Politicizing environmental emergency in Russia and Finland (POEM)
How are environmental emergencies politicized in Russia and Finland?
The crises of the environment are at the heart of material, social, and cultural concerns everywhere. People justify, protest, reason and negotiate. They post pictures on the social media, they rally, write petitions, and demonstrate. They also worry, morn, panic and rage about the catastrophes in their local environment, on the global scale, as well as concerning and creating affective landscapes – imaginary places, ideals, and objects that reach beyond tangible materiality.
These actions and affects are fuel for politics, and they portray the many different ways people engage to coordinate situations of conflict around the environmental crisis. Politicizations sparkled by people’s actions and affects vary by points of reference: they may evoke notions of common good, they may be based on interests and calls for negotiation, or they may appeal to shared affinities, attachments and emotions.
In order to gain new in-depth understanding of what the current era of environmental emergencies may mean to the Russo-Finnish civil societies’ potential of finding new common ground POEM compares Russian and Finnish politicizations at the level of coordinating environmental conflicts. The POEM empirical design tackles three comparative pairs: the national/transnational climate movement, a selection of local protests, and the Russian-Finnish border crossing action on the Baltic Sea.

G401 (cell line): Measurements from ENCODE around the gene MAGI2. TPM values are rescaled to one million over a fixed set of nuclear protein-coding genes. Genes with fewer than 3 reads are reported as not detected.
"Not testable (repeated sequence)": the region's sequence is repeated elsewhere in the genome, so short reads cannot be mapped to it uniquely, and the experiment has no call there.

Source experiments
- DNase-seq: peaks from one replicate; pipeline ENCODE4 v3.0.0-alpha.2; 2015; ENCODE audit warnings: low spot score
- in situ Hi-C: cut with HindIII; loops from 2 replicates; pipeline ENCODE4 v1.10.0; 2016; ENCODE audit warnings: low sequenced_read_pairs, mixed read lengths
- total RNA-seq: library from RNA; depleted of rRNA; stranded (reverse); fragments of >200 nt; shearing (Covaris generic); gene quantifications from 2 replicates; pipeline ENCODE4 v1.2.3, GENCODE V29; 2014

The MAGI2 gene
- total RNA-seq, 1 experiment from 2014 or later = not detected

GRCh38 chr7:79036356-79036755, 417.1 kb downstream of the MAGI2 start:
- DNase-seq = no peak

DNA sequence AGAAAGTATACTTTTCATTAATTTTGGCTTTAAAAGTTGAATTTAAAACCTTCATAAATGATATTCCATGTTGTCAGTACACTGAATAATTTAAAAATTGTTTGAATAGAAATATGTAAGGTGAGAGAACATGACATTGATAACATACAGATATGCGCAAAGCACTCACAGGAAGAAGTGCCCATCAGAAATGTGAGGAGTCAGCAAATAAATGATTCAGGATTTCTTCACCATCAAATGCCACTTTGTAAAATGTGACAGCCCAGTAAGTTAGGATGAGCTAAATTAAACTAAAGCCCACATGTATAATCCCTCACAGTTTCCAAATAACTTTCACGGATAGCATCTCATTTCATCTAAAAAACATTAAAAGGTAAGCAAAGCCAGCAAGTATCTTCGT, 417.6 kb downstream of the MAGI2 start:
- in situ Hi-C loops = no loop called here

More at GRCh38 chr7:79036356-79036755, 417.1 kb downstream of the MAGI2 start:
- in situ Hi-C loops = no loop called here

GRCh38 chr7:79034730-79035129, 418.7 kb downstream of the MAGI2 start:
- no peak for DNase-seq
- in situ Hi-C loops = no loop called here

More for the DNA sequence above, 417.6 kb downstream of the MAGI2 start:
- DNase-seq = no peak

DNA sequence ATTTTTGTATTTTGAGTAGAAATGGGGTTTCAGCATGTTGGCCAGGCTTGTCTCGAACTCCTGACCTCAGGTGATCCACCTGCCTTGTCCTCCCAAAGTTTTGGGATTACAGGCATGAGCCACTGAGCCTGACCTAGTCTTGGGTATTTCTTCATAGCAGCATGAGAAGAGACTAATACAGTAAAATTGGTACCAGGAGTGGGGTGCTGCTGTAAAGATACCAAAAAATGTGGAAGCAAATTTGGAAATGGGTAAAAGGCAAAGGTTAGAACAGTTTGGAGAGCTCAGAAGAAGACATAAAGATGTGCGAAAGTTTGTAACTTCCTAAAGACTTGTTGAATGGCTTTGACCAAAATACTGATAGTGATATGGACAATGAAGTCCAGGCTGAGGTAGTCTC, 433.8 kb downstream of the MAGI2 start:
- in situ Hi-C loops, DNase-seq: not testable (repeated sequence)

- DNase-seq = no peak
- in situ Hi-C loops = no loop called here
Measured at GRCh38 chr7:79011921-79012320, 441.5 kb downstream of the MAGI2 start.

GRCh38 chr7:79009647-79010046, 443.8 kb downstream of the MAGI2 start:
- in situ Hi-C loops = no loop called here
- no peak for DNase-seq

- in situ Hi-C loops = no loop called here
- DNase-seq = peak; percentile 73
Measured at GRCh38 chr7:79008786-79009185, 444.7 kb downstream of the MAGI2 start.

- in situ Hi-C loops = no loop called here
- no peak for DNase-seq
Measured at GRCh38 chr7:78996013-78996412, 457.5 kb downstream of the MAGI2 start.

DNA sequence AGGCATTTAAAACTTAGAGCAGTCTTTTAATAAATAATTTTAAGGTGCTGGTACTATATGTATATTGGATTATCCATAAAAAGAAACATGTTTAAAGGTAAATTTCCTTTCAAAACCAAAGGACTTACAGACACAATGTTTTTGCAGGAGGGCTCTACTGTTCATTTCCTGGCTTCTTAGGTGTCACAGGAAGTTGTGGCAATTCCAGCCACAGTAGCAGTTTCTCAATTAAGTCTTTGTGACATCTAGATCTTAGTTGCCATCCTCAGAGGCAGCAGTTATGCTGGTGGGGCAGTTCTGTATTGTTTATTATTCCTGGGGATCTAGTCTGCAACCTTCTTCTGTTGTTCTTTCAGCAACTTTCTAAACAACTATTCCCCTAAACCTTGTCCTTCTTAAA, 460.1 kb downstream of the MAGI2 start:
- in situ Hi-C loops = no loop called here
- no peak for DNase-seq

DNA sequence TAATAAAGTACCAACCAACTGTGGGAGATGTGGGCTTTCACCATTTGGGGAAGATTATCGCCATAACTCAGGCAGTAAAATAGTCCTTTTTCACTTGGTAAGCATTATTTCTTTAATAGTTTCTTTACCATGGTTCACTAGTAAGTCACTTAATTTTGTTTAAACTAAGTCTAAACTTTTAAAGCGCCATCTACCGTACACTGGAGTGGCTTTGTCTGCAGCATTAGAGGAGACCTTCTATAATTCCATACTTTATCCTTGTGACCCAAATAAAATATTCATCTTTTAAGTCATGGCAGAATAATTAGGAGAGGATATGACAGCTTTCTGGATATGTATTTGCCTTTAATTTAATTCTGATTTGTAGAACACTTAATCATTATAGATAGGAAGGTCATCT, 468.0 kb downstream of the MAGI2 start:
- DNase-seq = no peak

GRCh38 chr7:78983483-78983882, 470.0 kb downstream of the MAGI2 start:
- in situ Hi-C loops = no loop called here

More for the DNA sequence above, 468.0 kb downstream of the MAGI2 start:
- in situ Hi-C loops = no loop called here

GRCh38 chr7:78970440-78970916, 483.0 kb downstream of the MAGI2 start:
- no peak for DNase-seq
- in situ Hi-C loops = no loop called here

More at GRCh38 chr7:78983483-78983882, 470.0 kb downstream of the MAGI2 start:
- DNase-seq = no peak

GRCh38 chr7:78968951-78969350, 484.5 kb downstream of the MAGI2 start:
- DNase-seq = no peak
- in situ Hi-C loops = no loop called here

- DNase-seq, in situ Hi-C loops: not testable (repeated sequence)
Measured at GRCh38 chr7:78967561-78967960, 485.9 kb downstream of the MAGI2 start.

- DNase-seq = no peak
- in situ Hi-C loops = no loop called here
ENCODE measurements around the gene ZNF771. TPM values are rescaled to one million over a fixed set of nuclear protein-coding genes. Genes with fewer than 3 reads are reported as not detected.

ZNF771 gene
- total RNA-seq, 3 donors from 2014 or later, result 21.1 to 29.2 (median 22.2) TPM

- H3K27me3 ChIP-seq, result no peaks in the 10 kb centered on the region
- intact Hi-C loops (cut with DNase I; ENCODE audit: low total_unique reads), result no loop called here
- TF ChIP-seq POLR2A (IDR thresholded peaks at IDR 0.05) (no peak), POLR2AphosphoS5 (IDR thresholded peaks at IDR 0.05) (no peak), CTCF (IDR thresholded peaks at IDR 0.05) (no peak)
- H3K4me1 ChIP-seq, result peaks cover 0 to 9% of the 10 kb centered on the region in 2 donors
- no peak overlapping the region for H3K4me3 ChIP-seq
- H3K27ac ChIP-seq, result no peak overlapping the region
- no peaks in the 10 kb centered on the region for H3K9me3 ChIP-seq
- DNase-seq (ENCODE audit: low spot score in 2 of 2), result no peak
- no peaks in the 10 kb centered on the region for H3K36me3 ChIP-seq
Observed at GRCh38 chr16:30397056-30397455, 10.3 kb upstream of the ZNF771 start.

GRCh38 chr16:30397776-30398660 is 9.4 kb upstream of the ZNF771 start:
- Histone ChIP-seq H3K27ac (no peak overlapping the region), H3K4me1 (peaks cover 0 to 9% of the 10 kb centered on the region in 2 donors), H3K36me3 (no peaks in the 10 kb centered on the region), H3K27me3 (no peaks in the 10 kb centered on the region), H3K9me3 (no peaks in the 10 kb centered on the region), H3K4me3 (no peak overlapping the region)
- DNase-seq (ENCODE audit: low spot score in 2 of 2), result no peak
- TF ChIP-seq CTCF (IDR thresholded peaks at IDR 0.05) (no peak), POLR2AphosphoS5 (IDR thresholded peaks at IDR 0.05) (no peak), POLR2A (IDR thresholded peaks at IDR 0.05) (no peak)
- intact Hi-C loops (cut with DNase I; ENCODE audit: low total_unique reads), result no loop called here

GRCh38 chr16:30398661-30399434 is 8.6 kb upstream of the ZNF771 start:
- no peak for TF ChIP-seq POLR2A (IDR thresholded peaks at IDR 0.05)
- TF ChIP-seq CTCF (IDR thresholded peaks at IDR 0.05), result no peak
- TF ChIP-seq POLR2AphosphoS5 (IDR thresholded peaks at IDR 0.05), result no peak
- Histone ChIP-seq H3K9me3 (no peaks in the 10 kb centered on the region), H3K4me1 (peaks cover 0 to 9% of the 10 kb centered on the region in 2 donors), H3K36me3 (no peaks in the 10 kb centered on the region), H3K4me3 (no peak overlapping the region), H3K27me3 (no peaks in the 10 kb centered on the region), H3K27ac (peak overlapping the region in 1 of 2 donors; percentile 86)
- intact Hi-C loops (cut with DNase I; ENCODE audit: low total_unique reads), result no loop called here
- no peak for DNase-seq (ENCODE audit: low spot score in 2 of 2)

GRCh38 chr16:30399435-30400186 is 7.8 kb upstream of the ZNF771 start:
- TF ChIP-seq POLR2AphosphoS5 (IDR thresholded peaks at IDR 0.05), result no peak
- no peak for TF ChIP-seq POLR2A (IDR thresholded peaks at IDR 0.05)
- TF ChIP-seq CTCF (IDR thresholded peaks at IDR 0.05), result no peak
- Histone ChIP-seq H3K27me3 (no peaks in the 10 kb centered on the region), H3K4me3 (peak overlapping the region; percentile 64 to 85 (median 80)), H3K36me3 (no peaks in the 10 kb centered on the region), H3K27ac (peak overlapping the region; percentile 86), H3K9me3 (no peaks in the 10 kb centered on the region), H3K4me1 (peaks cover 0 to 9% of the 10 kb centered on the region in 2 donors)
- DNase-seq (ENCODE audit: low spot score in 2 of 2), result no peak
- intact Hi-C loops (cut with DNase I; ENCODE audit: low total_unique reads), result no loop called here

New insight by developing theory and methodology
POEM is motivated by firstly, a theoretical ambition: the research design contributes to the development of pragmatist theory of politicization specifically regarding the comparison between Russia and Finland, and the prevalence of visual forms of action, and tests it empirically. Secondly, POEM develops theory-driven comparative methodology by combining abductive comparison to a paired use of the case study method. By developing theory and methodology, the project provides groundbreaking new insight to understanding the common environmental emergencies across the Russo-Finnish borderline.
Realization of the project
POEM is funded by the Kone foundation, 2021-2024. It is led by PI Eeva Luhtakallio and researchers working in the project currently include postdoc Svetlana Erpyleva and doctoral researcher Maija Jokela.